18 Women are Free of Fistula
On the 8th of December 2014, Gender Development Organization (GDO) received a flexible grant from Global Fund for Women and Catapult. This grant is for the treatment, reintegration and rehabilitation of fistula clients. The first quarter activity was mainly to recruit women living with vesico vaginal fistula from their different communities for treatment. We concentrated mainly on ensuring all the clients identified were able to travel to the hospital for treatment. So far 25 of the women identified have been treated.
Risks and challenges
The Fistula care center in Ogoja, Cross River State has no medical doctors. The facility depended on the quarterly pool efforts of the USAID support to ENGENDER HEALTH where specialist doctors were drawn from all over the country to handle the patients. We had to take the patients to Ebonyi State which is in South East Nigeria. Additionally, health workers were on strike and we almost could not start immediately.
Out of 25 women taken to the facility, 18 have fully recovered, 5 are to go for repeat surgery while 2 cases are likely to be classified as cases deemed incurable. Such cases have high level damage and need more than 5 surgeries. Sometimes this can span over 3 years. Despite this we will continue to follow-up and ensure all possible avenues for wellbeing are explored.
The funds are also to be used for training of traditional birth attendants, radio phone in programs, and providing counseling to physically disabled women.
Help us address the causes of fistula, treat those who live with it, and train professionals to improve overall maternal health.
Why we care: As many as 800,000 women in Nigeria are living with fistula, a treatable and preventable condition.
How we’re solving this: We don’t just treat women with fistula, we build community awareness around root causes like female genital mutilation, early marriage, and rape. With your support, we’ll provide corrective surgery to and economically empower 30 fistula survivors, train 120 traditional birth attendants, and raise awareness among girls and women about reproductive health and their rights.
Nearly half of fistula cases worldwide occur in Nigeria. Due to the lack of clinics, women with obstructed labor often travel hours for medical care. Obstructed labor can lead to fistula, causing urine or feces to leak from the vagina or within the ruptured linings. It often occurs among women and girls who have suffered female genital mutilation or early marriage. In addition to experiencing extreme discomfort, women with fistula are often rejected by their families and face abject poverty.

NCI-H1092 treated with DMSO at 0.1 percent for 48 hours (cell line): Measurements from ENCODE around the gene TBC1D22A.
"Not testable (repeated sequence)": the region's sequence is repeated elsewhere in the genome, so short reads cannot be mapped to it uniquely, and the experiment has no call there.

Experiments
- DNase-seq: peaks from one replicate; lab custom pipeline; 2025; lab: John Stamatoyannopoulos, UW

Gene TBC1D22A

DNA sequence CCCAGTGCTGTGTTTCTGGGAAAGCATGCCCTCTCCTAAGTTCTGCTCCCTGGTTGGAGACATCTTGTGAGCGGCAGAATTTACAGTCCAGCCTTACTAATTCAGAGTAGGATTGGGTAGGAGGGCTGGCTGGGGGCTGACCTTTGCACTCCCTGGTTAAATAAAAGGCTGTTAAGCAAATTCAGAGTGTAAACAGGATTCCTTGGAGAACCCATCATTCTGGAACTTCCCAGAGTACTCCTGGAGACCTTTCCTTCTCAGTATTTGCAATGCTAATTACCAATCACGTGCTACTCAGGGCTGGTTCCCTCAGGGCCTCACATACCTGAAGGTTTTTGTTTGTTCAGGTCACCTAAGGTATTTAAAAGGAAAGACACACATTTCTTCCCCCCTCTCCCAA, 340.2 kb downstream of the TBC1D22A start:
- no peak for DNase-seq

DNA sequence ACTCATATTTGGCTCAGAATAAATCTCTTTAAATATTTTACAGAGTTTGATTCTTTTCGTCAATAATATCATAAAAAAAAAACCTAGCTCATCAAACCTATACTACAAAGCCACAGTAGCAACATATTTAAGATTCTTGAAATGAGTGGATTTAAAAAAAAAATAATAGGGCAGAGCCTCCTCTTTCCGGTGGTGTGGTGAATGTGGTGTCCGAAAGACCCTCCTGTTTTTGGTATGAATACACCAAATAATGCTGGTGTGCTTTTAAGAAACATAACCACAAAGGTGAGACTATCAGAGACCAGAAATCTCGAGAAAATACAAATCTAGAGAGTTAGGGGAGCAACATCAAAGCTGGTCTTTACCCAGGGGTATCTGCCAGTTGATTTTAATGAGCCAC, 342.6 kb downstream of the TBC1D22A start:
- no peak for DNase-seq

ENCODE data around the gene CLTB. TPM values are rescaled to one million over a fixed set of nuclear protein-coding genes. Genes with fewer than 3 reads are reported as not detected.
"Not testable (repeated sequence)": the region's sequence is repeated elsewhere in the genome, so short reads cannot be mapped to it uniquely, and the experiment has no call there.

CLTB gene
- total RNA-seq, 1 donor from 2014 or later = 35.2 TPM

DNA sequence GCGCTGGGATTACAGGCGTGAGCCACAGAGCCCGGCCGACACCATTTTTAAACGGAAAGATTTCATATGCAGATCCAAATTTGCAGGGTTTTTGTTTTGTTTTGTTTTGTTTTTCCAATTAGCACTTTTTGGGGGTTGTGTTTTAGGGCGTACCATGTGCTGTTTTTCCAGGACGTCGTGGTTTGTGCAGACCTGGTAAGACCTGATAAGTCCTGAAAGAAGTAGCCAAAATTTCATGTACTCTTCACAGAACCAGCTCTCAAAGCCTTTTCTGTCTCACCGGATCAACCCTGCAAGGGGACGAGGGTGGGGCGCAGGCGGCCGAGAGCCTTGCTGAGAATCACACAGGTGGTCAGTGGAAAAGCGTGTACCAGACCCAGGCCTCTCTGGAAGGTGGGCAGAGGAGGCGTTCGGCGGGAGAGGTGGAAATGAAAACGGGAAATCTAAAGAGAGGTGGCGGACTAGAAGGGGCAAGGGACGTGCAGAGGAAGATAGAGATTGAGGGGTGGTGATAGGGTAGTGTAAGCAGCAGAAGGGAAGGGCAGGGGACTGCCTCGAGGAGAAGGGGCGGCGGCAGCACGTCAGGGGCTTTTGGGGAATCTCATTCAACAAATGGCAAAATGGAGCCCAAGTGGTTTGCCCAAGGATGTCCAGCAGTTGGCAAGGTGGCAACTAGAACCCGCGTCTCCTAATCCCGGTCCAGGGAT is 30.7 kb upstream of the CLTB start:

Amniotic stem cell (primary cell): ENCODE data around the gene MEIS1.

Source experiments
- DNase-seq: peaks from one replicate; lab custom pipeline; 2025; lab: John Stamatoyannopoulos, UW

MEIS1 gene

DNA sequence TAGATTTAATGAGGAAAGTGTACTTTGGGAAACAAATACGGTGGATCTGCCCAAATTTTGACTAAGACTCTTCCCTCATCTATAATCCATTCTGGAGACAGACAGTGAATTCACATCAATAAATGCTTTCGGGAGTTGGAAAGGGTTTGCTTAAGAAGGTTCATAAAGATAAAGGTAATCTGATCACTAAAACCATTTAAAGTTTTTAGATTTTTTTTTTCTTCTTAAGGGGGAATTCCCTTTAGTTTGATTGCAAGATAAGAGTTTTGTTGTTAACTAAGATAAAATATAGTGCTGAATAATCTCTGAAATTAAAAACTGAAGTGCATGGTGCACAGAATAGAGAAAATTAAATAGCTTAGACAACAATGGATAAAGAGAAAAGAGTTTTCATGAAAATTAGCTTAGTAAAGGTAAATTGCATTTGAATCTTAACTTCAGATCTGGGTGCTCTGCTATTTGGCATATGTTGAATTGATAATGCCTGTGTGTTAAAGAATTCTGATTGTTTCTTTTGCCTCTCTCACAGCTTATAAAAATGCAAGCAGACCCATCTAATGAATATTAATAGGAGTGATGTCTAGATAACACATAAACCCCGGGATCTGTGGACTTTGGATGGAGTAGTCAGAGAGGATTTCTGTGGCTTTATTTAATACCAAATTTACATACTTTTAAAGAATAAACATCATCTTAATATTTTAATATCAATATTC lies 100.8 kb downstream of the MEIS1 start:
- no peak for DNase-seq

Our partner, the Gender Development Organization, engages village leaders and local political representatives to garner support for regional maternal health and women’s rights, such as the right to refuse early marriage. Patriarchal norms present a real challenge to their work by pressuring adolescent girls to marry, especially in rural areas. We’re working to overcome this.
We cover all medical costs to treat fistula, including transportation and hospital stays. After treatment, we train women in business skills, assuring their economic independence. We also train traditional birth attendants to detect early warning signs of obstructed labor so women can be referred to clinics, increasing the prevention of fistula. In addition, we address the root causes of high rates of fistula through dialogues with women’s groups, by mentoring teenage girls who are at risk, and through our radio shows on fistula, reproductive health, and women’s rights.
After corrective surgery and business training, women are relieved of extreme physical discomfort and are empowered to become self-sufficient, allowing them to reintegrate into their communities and families. Their income affords them respect and a greater role in decision-making at home.
Together, we’ll increase prevention of fistula by advocating against root causes and counseling those at risk.